What Are the Differences Between a Black Hole and a Wormhole?

The most significant difference between a black hole and a wormhole is the final destination of the objects drawn inside each. They also differ in their gravitational ability and potential radiation emissions.

Within a black hole, all objects end up at one point known as the singularity from which they can hypothetically never be released. On the other hand, an object that enters a wormhole travels as if through a tunnel and is released through the other end in a different point in time and space.

In terms of gravitational pull, nothing can escape a black hole once it crosses the event horizon. However, according to the theoretical model of a wormhole, the comparable point to a black hole’s event horizon would have to be more forgiving considering objects would be coming out of as well as going into the wormhole at that point.

There is a new theory that proposes a potential way to determine the difference between a black hole and a wormhole simply by measuring the emissions of gamma radiation. In theory, gamma rays should be emitted in a single jet-stream fashion from a black hole, while the gamma radiation of a wormhole would appear as a giant sphere.

What Would Happen If They Were to Interact?

If a black hole collided with a wormhole bigger than itself, the black hole would be trapped in a back-and-forth journey between the two openings of the wormhole before getting stuck in the center of the tunnel.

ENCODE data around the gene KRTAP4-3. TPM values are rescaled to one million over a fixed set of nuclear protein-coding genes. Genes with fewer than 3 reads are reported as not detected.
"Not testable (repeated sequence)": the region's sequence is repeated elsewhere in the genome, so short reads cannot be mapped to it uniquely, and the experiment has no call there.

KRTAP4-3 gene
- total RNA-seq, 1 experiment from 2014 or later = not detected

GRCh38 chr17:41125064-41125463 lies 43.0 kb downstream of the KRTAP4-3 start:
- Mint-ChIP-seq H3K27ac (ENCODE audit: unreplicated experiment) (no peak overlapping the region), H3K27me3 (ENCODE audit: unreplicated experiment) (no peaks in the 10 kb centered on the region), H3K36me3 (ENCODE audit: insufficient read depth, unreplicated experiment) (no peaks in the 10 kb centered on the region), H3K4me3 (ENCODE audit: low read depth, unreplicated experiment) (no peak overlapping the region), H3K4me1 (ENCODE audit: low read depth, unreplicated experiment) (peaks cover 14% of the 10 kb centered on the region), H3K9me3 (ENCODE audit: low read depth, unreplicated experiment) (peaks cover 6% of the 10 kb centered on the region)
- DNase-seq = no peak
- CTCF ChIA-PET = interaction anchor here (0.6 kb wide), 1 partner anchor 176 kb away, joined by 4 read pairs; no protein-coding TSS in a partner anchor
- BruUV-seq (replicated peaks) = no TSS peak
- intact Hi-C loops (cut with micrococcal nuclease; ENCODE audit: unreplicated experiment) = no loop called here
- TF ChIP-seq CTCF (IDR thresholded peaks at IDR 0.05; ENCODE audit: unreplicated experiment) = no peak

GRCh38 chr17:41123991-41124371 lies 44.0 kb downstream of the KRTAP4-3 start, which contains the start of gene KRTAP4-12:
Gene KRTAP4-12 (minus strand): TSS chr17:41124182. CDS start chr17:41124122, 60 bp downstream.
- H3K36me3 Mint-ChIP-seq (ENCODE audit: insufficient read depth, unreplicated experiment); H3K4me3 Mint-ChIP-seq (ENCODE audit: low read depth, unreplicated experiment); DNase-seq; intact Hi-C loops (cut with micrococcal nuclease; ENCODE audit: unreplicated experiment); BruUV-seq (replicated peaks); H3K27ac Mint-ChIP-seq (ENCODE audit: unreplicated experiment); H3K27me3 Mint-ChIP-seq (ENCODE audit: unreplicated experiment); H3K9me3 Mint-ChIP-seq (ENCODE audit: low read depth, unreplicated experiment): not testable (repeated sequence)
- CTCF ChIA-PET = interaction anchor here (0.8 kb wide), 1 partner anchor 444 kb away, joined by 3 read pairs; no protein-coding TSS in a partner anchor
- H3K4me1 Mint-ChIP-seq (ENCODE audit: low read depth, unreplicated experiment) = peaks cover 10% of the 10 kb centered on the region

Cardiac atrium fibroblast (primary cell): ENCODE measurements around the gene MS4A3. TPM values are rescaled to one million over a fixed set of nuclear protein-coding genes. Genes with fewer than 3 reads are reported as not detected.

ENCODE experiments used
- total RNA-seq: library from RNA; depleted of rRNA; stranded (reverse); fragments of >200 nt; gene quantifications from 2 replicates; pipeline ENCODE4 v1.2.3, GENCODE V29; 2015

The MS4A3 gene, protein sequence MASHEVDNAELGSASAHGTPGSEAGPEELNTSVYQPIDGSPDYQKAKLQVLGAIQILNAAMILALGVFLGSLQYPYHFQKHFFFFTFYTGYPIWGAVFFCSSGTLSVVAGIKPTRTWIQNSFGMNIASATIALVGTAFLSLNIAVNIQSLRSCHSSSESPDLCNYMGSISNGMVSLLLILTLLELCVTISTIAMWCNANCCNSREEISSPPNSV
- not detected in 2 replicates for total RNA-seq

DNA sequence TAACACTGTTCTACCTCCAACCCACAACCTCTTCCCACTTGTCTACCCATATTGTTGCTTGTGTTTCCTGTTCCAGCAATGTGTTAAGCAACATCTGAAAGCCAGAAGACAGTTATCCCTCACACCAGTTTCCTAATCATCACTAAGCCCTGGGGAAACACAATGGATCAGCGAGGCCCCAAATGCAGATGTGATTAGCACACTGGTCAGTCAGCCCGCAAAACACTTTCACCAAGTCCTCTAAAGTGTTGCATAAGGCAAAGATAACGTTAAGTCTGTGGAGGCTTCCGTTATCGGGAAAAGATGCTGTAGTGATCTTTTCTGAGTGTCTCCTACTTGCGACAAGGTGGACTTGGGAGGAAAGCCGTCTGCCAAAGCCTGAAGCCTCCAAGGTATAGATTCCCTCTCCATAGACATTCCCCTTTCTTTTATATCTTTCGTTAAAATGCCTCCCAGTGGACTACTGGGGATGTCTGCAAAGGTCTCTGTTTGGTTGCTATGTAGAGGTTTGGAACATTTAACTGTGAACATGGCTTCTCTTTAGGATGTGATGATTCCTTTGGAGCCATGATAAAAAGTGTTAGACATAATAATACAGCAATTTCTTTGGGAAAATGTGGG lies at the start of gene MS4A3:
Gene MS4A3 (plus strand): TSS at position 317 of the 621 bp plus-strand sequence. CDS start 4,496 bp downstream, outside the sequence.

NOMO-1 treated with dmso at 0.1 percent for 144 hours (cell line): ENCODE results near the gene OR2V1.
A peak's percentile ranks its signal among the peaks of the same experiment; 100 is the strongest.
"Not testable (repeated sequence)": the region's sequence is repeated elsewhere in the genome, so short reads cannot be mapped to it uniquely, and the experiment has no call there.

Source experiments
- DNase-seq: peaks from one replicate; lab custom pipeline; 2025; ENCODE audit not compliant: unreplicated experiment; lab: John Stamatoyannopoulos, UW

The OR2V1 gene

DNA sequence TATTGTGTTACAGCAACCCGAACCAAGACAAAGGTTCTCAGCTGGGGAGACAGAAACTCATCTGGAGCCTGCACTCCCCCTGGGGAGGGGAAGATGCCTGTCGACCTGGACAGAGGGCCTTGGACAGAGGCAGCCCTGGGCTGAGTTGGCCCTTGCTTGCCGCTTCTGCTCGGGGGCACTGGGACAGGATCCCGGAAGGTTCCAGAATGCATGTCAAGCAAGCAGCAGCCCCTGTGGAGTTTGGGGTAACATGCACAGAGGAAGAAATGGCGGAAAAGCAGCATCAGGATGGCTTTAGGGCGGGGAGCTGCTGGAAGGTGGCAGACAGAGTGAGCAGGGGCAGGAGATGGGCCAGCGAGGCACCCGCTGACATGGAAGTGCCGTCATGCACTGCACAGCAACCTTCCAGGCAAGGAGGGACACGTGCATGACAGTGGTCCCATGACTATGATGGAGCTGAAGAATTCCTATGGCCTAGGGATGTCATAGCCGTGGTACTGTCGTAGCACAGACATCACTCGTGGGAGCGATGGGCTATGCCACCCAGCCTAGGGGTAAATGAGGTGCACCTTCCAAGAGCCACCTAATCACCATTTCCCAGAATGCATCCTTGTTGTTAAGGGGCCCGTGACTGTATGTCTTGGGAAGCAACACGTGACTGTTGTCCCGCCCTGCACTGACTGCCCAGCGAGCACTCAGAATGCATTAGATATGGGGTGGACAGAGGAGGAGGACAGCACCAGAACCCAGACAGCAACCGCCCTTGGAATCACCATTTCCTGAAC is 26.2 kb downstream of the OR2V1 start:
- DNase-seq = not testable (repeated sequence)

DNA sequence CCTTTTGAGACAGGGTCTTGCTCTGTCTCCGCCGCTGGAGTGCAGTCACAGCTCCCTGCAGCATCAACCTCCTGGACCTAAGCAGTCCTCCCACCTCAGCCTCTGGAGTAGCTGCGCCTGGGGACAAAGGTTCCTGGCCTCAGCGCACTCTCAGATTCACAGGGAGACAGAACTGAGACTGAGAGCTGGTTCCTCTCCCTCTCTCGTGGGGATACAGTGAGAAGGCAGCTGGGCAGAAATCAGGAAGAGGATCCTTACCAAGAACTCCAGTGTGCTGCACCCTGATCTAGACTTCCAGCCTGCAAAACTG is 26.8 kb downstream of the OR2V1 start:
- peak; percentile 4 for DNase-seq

If a large black hole collided with a smaller wormhole, the black hole would consume the wormhole and the massive energies acquired would most likely result in the creation of a larger black hole.

The collision of a black hole and a wormhole resulting in the black hole getting stuck in the wormhole’s center could provide a way to detect wormholes. The gravitational signal given off by the black hole stuck forever minutely oscillating in the middle of the wormhole’s tunnel may be unique enough for scientists to prove the existence of a wormhole.

Summary

Black holes and wormholes are two of space’s most peculiar and unique phenomena – one of which we know definitively exists, the other still pure speculation. An object which travels into a black hole enters across the event horizon and eventually becomes pulled into the singularity due to the massive amount of gravitational force.

An object which enters a wormhole, on the other hand, travels through a tunnel made in space and time and exits the other side in a wholly different place. In the event that these two massive beings collided, a black hole invariably be stuck within a wormhole indefinitely or the wormhole could collapse and form a brand-new black hole.

References

https://www.columbiatribune.com/story/lifestyle/family/2019/01/28/is-wormhole-black-hole-same/984886007/

https://www.space.com/black-holes-fall-into-wormholes-gravitational-waves.html

https://astronomy.com/news/2020/07/what-would-happen-if-you-fell-into-a-black-hole